The following commentary is an experiment aimed at the corpus of the American College of Surgeons (ACS). The authors are members of the Engagement Subcommittee, the Advocacy Pillar, and the American College of Surgeons Committee on Trauma (ACS COT).
We believe each and every member of the ACS, regardless of practice location—big city or rural, academic medical center or private practice—has experienced the pernicious and compounding forces relentlessly chipping away at our autonomy to care for patients and practice surgery to the fullest of our abilities and desires—to answer our calling.
Most of these headwinds are tied to the interface of health care finance and the comingled politics that affect American medicine. For professionals who have spent their lives studying human physiology and the limitless nuances of effective surgical care, the ever-encroaching prevailing winds from finance and politics seem to be from another planet.
A precautionary tale, however: the Luddites actively railed against the encroachment of the Industrial Revolution upon the British agrarian way of life. Their failure to recognize the irrevocable change coming on like a freight train doomed them and their way of life to the merest footnote in the annals of history.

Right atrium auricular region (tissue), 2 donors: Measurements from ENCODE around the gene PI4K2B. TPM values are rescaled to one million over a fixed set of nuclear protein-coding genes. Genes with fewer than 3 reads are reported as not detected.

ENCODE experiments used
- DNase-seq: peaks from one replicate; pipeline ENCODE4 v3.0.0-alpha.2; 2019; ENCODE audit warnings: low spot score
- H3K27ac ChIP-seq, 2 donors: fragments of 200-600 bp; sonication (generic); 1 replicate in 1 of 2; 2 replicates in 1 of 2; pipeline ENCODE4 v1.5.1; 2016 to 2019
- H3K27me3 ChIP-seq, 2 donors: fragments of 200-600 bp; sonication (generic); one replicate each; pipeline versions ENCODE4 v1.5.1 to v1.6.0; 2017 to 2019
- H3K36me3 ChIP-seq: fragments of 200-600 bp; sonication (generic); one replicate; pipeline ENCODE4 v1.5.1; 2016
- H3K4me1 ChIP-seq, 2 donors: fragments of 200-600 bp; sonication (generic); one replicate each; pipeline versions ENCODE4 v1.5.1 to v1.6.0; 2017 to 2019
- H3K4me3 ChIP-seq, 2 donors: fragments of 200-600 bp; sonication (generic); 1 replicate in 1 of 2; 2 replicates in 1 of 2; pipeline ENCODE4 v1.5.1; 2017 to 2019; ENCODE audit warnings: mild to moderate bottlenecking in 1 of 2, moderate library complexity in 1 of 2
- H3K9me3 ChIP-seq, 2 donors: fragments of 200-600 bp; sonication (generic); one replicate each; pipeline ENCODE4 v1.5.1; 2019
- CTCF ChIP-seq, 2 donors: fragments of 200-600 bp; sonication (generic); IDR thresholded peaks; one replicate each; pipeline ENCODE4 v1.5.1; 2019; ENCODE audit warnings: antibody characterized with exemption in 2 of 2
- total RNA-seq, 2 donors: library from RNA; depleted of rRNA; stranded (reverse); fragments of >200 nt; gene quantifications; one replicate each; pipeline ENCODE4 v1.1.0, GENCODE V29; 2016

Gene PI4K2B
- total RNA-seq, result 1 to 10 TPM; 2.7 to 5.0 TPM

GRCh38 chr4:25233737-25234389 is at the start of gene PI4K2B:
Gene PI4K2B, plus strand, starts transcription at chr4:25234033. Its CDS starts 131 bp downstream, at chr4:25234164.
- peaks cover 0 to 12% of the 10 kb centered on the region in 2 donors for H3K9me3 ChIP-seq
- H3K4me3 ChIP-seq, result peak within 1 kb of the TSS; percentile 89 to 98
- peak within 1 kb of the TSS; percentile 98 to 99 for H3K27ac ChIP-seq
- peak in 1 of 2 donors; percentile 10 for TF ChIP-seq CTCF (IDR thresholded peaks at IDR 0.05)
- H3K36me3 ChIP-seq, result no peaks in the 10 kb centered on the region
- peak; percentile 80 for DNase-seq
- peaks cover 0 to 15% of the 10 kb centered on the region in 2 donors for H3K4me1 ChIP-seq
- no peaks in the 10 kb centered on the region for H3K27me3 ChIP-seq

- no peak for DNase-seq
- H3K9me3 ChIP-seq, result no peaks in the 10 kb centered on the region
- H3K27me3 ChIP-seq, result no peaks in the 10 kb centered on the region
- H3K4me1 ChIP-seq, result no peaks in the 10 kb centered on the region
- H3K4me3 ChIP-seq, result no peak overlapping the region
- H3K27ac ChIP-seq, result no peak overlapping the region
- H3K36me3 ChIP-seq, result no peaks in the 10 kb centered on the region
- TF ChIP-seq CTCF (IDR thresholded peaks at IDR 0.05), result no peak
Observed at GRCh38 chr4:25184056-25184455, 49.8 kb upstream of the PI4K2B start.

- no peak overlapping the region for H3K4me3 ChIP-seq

As a community of surgeons, our failure to aggressively participate in the political underpinnings of health care finance is akin to the misguided and eventually ruinous disengagement of the Luddites. Failure to engage is an existential mistake, but it is so difficult to get all of us to see this reality.
The “experiment” being proffered is to ask each of us, now, to see through the eyes, hear the youthful voice, and be motivated by the imagination of our next generation of surgeons and surgical leaders—the “young Turks” of the ACS. They have the most to lose from our lackluster political advocacy, and they truly have more skin in the game than surgeons farther along in our careers.
Julia R. Coleman, MD, MPH, author of the following column, ACS Resident and Associate Society Secretary, and a physician who is particularly engaged with ACS advocacy, is a standout among this highly passionate next wave of the ACS—all of them with bellies-full-of-fire. Let’s all lend our ears now, and truly look through their eyes, hear their voices, and be captured by their imagination. ACS advocacy—it’s for our profession’s posterity.